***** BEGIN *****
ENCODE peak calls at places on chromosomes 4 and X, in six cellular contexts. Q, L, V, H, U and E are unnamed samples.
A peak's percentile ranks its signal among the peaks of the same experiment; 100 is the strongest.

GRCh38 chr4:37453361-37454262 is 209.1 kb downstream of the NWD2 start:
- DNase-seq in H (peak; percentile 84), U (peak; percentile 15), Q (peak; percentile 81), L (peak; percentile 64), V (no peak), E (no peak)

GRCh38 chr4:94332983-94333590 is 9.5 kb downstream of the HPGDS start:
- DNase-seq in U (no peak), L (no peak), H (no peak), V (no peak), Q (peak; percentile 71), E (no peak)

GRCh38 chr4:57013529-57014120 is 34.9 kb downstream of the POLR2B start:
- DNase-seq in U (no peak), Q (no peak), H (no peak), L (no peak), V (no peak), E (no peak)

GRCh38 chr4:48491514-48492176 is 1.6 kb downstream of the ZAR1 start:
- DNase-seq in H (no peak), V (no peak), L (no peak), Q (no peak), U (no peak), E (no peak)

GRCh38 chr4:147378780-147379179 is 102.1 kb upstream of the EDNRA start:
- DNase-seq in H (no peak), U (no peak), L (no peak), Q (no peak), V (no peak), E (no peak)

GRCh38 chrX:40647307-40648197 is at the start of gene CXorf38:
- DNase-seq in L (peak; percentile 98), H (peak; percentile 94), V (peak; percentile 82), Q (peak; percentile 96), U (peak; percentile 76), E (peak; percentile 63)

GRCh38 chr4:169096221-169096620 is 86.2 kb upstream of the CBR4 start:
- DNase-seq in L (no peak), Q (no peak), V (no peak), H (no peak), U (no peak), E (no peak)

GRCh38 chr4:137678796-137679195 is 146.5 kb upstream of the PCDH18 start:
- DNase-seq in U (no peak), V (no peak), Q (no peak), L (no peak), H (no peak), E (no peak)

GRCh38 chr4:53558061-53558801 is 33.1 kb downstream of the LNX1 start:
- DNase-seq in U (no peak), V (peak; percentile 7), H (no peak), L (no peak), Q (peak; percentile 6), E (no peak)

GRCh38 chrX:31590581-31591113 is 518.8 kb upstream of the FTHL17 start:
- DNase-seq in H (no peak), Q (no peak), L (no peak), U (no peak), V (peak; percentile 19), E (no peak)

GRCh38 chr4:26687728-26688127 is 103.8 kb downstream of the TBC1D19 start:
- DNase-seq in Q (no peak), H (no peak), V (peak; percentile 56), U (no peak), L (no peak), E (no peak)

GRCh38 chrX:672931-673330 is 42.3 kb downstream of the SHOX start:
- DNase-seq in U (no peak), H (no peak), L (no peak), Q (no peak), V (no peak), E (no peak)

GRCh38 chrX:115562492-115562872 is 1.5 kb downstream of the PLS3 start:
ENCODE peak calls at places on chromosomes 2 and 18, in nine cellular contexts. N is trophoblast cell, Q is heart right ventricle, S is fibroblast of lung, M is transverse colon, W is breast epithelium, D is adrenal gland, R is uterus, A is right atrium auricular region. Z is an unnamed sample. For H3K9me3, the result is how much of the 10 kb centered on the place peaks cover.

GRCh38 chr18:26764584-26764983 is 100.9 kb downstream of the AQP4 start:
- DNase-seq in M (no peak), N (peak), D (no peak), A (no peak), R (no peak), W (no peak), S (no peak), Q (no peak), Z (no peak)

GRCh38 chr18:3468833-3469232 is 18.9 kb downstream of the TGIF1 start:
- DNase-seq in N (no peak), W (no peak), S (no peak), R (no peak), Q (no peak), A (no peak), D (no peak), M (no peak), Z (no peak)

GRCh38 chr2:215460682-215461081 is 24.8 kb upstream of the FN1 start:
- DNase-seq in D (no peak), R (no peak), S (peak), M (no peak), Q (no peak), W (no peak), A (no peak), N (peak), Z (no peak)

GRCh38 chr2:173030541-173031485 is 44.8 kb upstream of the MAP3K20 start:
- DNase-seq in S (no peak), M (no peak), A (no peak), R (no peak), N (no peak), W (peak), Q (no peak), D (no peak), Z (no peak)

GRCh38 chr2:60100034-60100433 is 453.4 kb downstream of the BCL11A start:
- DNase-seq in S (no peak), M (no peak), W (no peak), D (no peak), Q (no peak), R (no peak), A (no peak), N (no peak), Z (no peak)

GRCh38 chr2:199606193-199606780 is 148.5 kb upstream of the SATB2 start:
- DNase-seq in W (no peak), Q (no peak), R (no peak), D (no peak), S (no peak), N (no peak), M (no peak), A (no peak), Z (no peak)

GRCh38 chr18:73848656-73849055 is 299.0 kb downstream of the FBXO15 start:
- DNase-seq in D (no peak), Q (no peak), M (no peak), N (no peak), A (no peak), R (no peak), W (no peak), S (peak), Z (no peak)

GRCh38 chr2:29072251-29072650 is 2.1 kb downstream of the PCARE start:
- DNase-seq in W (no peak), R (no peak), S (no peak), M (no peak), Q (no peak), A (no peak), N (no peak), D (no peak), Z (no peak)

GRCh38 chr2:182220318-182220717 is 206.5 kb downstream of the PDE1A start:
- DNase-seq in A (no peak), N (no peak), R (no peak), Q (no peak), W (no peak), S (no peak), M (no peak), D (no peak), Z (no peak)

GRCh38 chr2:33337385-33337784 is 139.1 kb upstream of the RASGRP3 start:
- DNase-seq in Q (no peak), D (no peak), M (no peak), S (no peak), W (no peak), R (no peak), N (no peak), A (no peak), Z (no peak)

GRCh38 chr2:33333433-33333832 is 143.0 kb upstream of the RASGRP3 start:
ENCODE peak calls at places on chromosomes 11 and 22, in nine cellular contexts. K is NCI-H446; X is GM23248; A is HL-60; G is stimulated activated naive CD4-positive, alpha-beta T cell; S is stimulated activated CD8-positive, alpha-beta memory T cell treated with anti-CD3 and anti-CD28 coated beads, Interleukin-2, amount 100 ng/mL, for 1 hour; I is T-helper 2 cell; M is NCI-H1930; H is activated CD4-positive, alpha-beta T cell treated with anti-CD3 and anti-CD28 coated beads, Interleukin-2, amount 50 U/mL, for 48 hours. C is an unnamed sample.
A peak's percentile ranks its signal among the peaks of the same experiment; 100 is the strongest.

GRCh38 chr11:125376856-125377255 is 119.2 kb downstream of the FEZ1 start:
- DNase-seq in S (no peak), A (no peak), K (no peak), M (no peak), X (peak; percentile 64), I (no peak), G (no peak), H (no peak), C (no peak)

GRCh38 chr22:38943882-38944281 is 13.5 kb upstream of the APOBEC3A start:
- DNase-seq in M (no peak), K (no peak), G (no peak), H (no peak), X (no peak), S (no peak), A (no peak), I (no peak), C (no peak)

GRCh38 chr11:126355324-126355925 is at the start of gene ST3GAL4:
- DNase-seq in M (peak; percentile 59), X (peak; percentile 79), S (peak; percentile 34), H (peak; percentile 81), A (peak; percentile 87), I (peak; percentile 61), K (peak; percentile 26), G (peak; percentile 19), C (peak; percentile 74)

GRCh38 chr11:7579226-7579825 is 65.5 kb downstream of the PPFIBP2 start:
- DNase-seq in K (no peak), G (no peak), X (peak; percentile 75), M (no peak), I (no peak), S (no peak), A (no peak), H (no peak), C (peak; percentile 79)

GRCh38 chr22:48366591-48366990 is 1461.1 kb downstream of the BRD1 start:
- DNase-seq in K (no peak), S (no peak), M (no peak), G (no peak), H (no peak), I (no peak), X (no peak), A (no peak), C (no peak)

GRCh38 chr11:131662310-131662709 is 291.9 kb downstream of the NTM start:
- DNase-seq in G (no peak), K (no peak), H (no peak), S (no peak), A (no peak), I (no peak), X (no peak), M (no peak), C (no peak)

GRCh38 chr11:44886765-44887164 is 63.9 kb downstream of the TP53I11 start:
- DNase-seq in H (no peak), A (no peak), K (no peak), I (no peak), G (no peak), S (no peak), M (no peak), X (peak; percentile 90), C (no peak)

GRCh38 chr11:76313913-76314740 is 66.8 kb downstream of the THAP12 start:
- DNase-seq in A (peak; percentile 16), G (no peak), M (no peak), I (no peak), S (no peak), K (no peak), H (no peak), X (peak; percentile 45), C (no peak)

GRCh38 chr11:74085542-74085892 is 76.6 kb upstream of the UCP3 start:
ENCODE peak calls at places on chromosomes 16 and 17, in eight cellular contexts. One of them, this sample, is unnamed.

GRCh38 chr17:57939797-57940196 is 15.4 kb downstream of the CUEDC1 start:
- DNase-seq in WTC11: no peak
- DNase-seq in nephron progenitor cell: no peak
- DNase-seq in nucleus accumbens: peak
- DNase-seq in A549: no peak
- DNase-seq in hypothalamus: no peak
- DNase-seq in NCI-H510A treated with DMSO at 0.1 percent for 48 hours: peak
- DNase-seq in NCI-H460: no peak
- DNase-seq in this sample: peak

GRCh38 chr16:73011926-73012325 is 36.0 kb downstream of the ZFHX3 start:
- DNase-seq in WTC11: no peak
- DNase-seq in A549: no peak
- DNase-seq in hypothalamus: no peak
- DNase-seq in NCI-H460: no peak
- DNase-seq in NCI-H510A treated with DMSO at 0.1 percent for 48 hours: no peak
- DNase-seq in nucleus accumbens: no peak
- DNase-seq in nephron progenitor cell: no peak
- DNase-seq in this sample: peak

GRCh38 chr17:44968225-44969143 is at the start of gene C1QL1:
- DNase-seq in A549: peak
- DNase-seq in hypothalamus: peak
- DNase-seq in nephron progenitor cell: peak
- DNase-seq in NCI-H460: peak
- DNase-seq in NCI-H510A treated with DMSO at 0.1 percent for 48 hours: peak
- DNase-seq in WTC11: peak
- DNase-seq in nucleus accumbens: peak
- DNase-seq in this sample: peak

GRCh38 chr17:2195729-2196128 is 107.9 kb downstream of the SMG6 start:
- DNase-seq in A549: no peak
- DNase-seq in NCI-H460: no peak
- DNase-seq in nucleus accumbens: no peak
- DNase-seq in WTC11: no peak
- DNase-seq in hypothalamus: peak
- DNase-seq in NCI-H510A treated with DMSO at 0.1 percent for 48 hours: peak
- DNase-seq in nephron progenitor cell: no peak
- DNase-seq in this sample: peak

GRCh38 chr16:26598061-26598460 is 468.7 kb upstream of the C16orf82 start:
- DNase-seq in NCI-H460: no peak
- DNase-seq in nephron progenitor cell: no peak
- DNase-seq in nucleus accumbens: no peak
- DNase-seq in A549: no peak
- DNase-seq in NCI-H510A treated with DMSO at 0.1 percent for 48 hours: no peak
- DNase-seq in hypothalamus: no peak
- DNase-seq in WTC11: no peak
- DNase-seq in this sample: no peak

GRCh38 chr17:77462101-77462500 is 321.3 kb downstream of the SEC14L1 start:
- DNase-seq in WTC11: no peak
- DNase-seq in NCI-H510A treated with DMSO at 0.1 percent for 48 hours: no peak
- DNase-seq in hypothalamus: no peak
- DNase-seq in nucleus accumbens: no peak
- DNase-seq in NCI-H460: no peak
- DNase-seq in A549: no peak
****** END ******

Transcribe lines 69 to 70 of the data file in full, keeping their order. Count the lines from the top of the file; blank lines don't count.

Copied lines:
ENCODE peak calls at places on chromosomes 16 and 17, in eight cellular contexts. One of them, this sample, is unnamed.

GRCh38 chr17:57939797-57940196 is 15.4 kb downstream of the CUEDC1 start: